Seeing the sights first hand
23.03.2008 19 °C
An adventurers’ dream! Days filled with open windows, sweet smells of the native vegetation, and the hunt for the illusive wild African animals. I couldn’t help myself but smile as we climbed into the buckie (pick-up truck) every morning and afternoon thinking of the possibility…the possibility to see a Rhino, Elephant, Lion, Hippo, Baboon, Giraffe, or any other animal that I had been drooling over in the animal books. It was better than any casino that I have ever gone to; I think I am addicted to the African experience. I feel like I won the jackpot every time I seen one of the illusive animals.
Let me tell you what it feels like. All the hairs on your head stand straight up with excitement. Your eyes irraticically search for an ear, a tail, a horn, a hove, something…something that resembles one of the native animals. And There, just up ahead you see…you see….another Impala. Somewhat disappointed, since it is your seventeenth one for the day, yet you reassure yourself that there is more to come. It becomes like a game, a race to see the animal first before your safari companions. I found myself acting as if I were one of the first pioneers to adventure across the hilly landscape seeing animals that I have never seen before…and pointing out to others so they can see the same sights, as if seeing the animal gives you right to have ownership and extended knowledge. After your fist sighting and snapshots of a magnificent beast , you feel as if you just accomplished something …. by just by getting the first glimpse, the first photo of this remarkable animal. But then if the animal does not “cooperate”, and gives you their best view, their butts you feel defeated….but then again…. who knows what will be just behind the bushes beyond the bend.
We were lucky enough to observe a mother Rhino and her baby graze through the bush. They were shy at first, but soon became the highlight of our day. The mother waded behind the baby as if nurture him as he tries out new skills that she had just taught him. The baby determined which direction they would travel…and searched for the best greens. The mother kept a close eye on us and continually listened for anything out of the ordinary. It was better than any nature show with some Aussie commentating on their movement. I have always been one to respect nature, but after that 20 minute intimate look at the rhino and her baby in their native setting you can see why it is so important to invest time and money into their conservation. We had several close encounters with the Rhinos. The second time we came across them , a tourist pushed their limits and got too close to the baby and the rhino gave them a little scare and warned them to get away before she would run over them. They quickly reversed and got out of their way. We seen Wildebeest, Springbuck, Warthogs, many birds, giraffes, and some beaver looking like animals; our rarest sightings were that of a Servet cat and a brown Hyena. The servet cat was walking on the road and we only seen it for a short bit, but it was a magnificent sight. It looks like a miniature cheetah/tiger. It has both strips and spots. It was the size of a large house cat, but with viciousness of a Siberian tiger….I wanted to pick it up…but the Olivers advised me if I wanted to survive the trip to stay in the vehicle We had to watch the brown hyena from afar through the binoculars. Even though it is an ugly animal, it was still remarkable to watch. From what I could tell by using my informal-biologist degree by watching Discovery channel, I think it was marking its territory and checking for trespassers. It was a single hyena a walked with such a pace on a path that you could tell it had a purpose.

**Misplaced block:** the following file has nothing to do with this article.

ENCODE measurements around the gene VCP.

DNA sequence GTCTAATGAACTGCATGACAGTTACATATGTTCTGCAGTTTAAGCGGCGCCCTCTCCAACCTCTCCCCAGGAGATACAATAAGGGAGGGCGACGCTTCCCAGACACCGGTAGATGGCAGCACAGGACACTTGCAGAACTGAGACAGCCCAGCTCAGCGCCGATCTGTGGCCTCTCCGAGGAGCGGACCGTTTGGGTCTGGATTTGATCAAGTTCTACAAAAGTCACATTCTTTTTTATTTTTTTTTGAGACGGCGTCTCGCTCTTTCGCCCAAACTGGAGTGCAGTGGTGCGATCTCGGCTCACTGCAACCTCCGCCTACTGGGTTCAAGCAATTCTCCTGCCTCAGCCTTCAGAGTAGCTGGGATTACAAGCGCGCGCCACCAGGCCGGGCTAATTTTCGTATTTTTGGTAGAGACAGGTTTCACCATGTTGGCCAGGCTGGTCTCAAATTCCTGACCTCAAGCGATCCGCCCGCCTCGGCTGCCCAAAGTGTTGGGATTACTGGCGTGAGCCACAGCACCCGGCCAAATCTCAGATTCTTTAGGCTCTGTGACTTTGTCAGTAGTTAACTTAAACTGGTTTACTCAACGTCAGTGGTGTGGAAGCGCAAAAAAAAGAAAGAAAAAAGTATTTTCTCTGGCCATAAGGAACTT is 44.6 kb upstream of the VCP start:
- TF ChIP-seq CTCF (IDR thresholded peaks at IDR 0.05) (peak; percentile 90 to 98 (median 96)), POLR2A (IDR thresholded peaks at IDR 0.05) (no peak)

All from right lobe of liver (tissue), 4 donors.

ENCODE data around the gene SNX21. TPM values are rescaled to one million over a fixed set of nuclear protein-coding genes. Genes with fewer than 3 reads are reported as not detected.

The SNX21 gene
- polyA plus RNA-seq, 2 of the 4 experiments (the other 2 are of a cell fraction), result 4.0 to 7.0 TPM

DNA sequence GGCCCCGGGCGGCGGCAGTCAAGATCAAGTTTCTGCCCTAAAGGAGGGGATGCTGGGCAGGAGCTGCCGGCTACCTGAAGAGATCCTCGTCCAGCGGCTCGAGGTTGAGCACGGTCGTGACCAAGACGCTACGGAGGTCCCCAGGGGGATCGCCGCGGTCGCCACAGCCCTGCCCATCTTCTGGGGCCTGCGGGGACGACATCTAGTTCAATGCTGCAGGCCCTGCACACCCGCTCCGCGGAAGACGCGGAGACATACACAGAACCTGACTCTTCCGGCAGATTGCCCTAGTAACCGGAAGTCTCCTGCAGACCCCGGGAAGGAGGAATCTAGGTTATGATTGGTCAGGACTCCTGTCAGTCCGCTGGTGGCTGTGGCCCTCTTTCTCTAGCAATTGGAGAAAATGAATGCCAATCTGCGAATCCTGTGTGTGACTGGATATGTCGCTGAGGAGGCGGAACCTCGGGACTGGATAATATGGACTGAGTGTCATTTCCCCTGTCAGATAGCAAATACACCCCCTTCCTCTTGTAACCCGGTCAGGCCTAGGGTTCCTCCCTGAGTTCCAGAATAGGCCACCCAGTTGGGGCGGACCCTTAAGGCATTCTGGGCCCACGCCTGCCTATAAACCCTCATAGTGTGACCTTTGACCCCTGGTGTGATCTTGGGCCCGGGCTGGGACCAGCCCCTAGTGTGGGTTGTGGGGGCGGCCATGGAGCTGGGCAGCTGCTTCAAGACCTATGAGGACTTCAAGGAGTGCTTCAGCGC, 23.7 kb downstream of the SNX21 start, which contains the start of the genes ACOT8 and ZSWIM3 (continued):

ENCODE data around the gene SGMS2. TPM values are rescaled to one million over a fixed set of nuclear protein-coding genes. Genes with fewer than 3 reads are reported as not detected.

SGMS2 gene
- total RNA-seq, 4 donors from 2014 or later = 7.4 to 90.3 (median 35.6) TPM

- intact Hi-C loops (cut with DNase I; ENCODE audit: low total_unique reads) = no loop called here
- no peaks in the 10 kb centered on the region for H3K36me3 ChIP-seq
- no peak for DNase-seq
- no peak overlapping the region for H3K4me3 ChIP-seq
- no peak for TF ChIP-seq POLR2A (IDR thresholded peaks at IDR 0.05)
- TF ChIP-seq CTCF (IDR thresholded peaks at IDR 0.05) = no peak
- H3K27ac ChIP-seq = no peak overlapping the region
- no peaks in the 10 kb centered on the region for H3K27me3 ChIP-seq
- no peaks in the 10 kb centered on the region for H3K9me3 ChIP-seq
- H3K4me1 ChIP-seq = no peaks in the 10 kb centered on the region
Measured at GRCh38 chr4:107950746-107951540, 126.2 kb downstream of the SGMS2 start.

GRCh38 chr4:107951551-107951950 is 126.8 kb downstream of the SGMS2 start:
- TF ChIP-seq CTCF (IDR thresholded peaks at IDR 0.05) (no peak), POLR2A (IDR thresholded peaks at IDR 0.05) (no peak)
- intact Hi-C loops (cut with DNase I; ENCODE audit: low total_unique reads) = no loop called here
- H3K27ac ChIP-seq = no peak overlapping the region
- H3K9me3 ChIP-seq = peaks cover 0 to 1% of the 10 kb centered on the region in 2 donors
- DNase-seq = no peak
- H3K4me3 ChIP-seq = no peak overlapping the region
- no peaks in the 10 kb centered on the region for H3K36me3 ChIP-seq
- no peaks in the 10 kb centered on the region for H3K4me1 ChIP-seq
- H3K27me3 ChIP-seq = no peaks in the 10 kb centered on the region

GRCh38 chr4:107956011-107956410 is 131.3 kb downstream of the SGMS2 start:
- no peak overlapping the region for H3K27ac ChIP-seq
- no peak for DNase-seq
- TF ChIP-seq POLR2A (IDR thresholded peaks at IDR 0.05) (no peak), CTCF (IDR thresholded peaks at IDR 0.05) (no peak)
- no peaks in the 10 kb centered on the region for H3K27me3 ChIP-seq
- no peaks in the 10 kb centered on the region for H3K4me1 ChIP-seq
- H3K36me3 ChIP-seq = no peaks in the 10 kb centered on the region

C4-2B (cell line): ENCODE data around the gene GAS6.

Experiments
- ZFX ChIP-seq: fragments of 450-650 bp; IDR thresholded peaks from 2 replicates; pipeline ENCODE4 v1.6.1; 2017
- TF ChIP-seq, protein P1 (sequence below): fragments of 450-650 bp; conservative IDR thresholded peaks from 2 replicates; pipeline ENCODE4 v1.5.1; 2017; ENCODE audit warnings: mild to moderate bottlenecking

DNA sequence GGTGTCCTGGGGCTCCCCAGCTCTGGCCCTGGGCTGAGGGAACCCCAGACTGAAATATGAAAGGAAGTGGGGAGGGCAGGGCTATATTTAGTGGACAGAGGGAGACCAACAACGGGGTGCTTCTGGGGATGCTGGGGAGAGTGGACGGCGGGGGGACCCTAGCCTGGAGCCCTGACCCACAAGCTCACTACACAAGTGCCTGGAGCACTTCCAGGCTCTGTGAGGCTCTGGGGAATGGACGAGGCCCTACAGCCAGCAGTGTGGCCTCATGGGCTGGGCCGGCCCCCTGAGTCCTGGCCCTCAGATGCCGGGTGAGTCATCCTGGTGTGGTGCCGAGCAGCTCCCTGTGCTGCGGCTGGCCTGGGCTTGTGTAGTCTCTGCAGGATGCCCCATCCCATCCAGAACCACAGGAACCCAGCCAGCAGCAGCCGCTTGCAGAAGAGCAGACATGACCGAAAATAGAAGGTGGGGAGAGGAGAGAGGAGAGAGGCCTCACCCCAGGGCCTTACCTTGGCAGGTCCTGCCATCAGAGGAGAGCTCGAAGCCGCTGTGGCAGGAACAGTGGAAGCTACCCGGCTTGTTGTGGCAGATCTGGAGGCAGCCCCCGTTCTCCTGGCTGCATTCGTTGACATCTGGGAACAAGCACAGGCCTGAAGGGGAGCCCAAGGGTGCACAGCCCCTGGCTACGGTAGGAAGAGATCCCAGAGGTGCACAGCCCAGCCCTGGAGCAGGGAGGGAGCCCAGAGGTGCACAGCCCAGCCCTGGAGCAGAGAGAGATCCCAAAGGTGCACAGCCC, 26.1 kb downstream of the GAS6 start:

The Pilenceburg National Park is known for their volume of Elephants…and you would think they would be abundant….but we did not see a one. We joked that they took the holiday weekend off and went on vacation. We only spotted foot prints and what we thought were elephants but turned out to be large dead trees. But if I seen everything this time, what would be the purpose of returning….right?
I have included some photos of the animals and sights that I have seen along my first safari experience. I knew after 10 minutes after being in Africa that I am going to come back. I have been getting suggestions on where to take my next safari.